On Tuesday, the Missouri Supreme Court issued an opinion that could have a significant impact on Missouri personal injury cases based on alleged medical malpractice or medical negligence. The Court was called upon to interpret a Missouri statute, R.S.Mo. 538.225, that essentially requires Missouri medical malpractice plaintiffs to file an affidavit of merit early on in medical malpractice litigation stating they have obtained a written opinion from an expert actively practicing in the same field as the defendant. The case was filed against a neurosurgeon, but the plaintiff had obtained an opinion from an interventional radiologist. Based on the distinction between neurosurgery and interventional radiology, the defendant neurosurgeon claimed the plaintiff failed to comply with the statute. The Court, however, disagreed, holding that the statute did not require medical malpractice plaintiffs to obtain an opinion from an expert certified by the same specialty board as the defendant. Instead, the key issue is whether the plaintiff’s expert physician has performed the same type of procedures as the defendant physician.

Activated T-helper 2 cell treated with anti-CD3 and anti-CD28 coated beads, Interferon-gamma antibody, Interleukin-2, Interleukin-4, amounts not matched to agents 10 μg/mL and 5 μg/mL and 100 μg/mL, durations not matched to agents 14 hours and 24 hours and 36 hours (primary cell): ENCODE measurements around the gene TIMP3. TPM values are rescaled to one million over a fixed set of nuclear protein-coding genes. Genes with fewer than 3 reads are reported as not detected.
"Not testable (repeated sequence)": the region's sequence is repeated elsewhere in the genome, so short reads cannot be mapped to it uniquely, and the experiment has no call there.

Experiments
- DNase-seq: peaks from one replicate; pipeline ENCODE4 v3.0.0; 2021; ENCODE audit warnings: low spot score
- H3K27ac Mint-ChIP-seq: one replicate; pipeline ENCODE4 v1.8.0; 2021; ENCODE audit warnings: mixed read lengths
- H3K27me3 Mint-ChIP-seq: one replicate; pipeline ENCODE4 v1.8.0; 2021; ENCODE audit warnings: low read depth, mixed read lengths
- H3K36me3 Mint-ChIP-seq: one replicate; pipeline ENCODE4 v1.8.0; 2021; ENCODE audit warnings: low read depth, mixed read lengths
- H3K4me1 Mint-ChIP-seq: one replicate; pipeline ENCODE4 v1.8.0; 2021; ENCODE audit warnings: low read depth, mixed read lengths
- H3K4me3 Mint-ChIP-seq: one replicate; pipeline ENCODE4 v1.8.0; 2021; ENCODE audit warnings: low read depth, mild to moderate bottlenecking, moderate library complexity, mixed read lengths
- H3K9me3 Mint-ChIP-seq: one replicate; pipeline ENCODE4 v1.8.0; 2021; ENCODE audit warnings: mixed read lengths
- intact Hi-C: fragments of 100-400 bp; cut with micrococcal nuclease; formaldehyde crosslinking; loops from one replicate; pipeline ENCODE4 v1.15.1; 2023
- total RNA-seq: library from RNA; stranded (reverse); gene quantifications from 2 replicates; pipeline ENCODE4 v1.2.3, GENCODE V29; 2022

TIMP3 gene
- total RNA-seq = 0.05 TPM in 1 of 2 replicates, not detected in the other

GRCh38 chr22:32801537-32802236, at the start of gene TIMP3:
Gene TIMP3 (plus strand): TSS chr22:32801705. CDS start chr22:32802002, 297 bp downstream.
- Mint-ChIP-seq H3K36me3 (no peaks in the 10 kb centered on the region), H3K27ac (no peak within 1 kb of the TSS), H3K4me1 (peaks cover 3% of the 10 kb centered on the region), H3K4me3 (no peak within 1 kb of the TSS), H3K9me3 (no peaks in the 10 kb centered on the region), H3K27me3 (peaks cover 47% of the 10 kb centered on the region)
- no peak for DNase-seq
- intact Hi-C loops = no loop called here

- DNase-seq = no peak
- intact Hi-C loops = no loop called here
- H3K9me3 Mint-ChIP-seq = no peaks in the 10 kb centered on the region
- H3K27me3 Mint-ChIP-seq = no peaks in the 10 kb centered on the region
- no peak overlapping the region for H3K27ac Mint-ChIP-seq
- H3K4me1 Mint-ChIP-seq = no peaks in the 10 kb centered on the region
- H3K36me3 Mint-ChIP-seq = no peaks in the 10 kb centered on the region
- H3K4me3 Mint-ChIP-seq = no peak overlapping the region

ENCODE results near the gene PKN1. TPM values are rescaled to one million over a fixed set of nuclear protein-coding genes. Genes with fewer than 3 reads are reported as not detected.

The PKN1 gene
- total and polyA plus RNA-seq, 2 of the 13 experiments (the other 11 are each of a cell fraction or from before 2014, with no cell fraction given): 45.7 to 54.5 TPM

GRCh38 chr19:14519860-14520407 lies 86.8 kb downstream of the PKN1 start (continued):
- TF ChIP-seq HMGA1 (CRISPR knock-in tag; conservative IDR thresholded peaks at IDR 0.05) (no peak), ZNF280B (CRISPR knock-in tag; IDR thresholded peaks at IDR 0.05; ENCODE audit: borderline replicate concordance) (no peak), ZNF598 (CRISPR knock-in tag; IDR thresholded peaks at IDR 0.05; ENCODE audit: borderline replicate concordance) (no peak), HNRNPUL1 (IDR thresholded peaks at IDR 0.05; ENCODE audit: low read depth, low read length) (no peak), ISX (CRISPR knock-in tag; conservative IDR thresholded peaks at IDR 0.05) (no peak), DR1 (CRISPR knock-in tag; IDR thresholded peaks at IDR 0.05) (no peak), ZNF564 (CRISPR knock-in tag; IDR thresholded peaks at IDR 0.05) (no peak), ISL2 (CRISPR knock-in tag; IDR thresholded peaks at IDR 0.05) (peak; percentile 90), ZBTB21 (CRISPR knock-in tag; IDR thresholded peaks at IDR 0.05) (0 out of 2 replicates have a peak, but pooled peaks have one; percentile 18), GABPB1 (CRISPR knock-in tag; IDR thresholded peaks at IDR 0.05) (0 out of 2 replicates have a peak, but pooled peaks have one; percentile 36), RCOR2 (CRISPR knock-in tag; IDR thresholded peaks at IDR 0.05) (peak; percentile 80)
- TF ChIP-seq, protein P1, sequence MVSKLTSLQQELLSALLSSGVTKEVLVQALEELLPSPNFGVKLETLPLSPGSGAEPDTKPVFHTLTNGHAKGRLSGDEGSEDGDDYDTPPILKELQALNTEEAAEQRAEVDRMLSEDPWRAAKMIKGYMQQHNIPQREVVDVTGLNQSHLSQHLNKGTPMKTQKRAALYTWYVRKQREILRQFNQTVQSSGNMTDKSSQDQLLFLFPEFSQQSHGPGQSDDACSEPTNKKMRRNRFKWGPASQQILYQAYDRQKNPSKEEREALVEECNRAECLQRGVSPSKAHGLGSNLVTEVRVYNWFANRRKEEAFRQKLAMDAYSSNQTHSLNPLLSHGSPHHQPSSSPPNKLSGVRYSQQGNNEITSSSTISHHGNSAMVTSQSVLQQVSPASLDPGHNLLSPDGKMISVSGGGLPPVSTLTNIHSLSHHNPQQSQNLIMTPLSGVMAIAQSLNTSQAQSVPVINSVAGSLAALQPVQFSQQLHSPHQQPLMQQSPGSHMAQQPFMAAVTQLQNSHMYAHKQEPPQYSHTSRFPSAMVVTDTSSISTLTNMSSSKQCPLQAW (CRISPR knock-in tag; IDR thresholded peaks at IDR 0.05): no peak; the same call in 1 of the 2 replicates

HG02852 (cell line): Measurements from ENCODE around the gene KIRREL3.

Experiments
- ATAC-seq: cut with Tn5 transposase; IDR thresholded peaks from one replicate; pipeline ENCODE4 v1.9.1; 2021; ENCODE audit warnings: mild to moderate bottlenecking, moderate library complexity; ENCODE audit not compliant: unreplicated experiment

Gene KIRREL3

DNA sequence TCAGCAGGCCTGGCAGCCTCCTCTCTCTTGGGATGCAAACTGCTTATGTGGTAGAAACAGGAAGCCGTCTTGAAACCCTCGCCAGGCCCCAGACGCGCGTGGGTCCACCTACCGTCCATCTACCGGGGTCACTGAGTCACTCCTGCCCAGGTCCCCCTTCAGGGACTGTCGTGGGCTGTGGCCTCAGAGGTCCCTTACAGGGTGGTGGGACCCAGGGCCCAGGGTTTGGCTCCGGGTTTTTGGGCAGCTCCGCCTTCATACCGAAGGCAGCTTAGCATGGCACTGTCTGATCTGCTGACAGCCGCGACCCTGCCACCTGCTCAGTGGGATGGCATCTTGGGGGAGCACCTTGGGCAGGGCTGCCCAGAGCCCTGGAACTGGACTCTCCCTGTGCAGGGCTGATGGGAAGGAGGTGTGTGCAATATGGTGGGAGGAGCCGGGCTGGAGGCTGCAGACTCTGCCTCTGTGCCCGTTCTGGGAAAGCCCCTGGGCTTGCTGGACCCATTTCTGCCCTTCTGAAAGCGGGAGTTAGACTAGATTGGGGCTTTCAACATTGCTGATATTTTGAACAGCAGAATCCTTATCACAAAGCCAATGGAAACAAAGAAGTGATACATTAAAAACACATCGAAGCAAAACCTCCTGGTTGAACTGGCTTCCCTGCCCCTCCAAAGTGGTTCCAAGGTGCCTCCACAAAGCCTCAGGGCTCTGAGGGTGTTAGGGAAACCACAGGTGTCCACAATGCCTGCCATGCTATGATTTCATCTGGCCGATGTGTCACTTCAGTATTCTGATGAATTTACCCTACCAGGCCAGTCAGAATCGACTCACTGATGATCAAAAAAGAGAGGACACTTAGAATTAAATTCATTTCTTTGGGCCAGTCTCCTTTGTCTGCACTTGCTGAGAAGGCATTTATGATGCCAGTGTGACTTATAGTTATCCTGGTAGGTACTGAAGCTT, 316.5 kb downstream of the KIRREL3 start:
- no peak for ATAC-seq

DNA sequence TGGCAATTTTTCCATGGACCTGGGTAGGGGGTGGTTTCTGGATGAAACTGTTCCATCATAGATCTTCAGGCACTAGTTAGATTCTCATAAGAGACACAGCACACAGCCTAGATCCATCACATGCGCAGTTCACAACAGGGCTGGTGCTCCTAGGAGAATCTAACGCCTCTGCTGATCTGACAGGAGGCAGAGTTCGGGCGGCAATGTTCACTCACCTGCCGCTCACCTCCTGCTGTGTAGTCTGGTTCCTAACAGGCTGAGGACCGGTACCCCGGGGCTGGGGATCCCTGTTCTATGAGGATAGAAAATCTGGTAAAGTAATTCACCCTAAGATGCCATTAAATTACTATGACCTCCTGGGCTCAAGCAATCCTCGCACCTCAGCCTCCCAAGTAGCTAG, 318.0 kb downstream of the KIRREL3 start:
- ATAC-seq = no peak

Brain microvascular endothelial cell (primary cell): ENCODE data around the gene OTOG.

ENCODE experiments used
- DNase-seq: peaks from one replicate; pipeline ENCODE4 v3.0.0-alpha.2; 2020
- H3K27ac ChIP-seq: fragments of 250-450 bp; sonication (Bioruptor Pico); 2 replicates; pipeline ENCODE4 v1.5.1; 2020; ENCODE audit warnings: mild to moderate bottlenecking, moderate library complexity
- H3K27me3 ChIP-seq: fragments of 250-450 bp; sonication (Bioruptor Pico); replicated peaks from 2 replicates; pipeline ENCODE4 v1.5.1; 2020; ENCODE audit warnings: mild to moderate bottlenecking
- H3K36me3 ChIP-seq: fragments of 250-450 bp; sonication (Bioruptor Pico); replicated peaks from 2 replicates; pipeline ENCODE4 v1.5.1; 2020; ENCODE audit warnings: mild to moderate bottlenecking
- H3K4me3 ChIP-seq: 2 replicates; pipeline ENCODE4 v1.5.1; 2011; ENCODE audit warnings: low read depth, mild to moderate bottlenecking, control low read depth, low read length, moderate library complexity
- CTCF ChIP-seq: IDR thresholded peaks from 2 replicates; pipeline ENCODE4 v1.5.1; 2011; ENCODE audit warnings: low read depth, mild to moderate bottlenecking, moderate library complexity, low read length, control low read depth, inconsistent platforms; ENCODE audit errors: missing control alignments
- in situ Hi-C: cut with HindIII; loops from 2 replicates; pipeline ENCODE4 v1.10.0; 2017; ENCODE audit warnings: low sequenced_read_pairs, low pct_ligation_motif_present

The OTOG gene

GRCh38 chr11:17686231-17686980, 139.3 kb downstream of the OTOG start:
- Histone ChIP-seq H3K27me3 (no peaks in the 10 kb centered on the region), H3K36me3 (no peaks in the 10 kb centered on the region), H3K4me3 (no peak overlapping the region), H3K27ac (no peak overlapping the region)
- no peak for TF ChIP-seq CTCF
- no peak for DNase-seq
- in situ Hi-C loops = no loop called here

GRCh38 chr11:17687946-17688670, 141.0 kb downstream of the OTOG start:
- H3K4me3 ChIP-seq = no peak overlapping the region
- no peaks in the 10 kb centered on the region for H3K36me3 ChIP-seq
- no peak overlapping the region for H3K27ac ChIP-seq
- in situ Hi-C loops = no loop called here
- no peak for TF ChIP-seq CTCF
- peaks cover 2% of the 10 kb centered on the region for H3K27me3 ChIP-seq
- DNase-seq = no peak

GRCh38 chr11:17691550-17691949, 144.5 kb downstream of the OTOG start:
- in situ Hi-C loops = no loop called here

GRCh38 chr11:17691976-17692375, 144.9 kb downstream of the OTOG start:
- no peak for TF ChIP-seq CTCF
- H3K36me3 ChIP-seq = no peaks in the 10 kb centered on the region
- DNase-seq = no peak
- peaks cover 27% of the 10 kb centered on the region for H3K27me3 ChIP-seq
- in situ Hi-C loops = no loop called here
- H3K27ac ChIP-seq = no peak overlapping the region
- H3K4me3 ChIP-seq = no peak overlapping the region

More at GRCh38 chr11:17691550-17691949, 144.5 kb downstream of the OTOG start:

The case is Ann Spradling, et al. v. SSM Health Care St. Louis, et al.